Monster Kingdom: Jewel Summoner
Vice is a guy with a grudge. In years past, his mother was killed by a winged abomination. With his only heirloom from her, a jewel, he travels the world hunting monster after monster. The particular monster he seeks is a fierce winged abomination. While looking for more information about the winged monster, Vice goes to the Order to seek answers. There he meets an interesting bunch of summoners in training and high ranking officials in the Order. While showing his talent to the big man in charge, his jewel is sucked into the Monolith (a large mysterious object). Without his jewel, he joins the summoners in training to learn the ways of the jewel summoner. Led by the absurdly big breasted professor Anhj, Vice joins a crew of very mixed personalities: Bargus, Lynn, Eycia, Grey, and Skipper. As the story continues, Vice finds out his role in the world.
In general, the game play works. "Jewel Summoner" is easy to pick up and play. The general idea is that jewel summoners control monsters and use them to engage in battle with other monsters, evil summoners, and abominations (super duper monsters that control little monsters). Summoners can control up to three monsters at a time, where only one can be on the battle field at a time. Each monster has various abilities and element alignments. The element alignments determine if a particular monster is stronger, weaker, or average against another. For instance, a water based monster will do a lot of damage to a fire based monster.
An advanced system is included that allows summoners to boost their monster's traits, levels, and abilities. This process permits monsters to have abilities that they would not originally be able to inherit. For instance, a healing ability natural to a wind based monster can be passed onto a dark based monster. In addition, specific traits (strength, defense, magic, etc.), monster level, and ability strength can be boosted using points collected from battles.
The battle system itself is fairly basic, but includes a couple factors to make it more than a simple turn-based RPG. A fixed number of points from a monster's JP pool is removed when an ability is used. Abilities have different effects on monsters, which is denoted by the element associated with the attack and the attackee's element. Using the right attack can cause an entire group of enemies to have their turn pushed back or suffer more damage than expected. This is just one of several important considerations to make while playing. For instance, choosing the starting lineup is important. Having monsters of all the same element can be a bad choice. If the opposing monsters are all strong against the selected type, it is possible to have several turns skipped. The flipside is also a worthy consideration and important tactic to surviving in "Jewel Summoner".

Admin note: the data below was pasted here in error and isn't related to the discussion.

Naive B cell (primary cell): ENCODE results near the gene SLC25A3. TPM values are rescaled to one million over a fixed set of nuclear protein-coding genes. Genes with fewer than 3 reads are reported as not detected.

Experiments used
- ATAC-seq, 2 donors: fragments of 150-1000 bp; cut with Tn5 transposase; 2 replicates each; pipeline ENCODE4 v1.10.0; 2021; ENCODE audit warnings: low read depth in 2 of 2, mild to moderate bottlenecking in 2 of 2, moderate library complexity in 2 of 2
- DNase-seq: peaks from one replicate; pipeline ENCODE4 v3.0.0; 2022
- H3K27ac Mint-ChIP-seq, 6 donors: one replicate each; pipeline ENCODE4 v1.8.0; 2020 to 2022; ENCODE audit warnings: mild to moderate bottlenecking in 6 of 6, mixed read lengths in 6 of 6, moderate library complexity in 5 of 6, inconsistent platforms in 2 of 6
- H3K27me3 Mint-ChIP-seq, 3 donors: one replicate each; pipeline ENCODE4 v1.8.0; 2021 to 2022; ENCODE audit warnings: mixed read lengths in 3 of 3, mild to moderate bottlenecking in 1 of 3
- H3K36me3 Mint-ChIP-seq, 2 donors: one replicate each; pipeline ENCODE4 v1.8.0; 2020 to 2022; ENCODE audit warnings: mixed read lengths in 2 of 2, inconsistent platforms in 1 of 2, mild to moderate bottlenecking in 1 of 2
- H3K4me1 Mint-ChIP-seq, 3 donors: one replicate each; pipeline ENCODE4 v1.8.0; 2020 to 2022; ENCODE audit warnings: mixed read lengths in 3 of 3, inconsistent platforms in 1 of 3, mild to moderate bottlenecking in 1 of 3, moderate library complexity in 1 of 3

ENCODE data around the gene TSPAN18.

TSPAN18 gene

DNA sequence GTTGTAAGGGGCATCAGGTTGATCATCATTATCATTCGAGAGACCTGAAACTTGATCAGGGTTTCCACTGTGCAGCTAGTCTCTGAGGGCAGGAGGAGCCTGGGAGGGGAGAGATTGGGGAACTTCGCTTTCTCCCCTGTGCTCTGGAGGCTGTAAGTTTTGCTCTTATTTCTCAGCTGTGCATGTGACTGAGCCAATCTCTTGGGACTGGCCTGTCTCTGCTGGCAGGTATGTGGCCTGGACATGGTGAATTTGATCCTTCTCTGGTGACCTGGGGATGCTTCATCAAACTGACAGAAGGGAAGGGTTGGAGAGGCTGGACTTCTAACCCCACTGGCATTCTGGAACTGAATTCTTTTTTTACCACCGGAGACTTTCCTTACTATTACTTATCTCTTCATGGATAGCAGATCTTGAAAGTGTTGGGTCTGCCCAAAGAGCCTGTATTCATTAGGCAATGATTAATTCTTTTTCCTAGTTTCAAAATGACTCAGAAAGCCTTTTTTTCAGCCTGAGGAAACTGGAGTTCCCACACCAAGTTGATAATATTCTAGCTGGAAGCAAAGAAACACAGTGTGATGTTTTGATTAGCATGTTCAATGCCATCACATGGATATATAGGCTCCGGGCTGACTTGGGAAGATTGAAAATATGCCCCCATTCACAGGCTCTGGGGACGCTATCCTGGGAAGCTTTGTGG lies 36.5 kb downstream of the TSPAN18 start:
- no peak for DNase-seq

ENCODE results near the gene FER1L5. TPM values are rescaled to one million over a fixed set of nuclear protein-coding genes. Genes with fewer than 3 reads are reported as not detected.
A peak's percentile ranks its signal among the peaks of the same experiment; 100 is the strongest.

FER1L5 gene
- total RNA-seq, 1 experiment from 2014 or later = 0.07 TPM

Overall, "Jewel Summoner" turns out to be a pretty fun game. What I liked most about the game was the monster collection and RPG-element. In addition, the complex monster ability enhancement and evolution system give it an edge. As for the storyline, it was somewhat engaging. It began pretty thick and heavy with a corny and somewhat limited fantasy world. What worked for it were the characters. They were generally over-the-top and had distinct personality that was provided via their dialogue using voiceovers.
While I enjoyed the game, there was also an aspect I did not care for. The game's pacing was pretty slow. There were a lot of portions in the game where it was several, long minutes of dialogue. These points were far too much and really needed to get back into the action. I think had the game been sped up (or at least the delivery speed of dialogue) it would have been a lot better. There were times when I got so bored of it, I just had to set the game down. Eventually, I would come back to it, stomach the dialogue, and jump back into the action and enjoy the game.
In the end, "Jewel Summoner" makes for a strong RPG. For PSP gamers looking to get a solid RPG for on-the-go gaming, "Jewel Summoner" fits the bill. While the storyline is slightly over-the-top and somewhat overplayed with dialogue portions that feel too lengthy, there is still enough enjoyable game play with the battle system and monster evolution system to enjoy. "Jewel Summoner" comes recommended.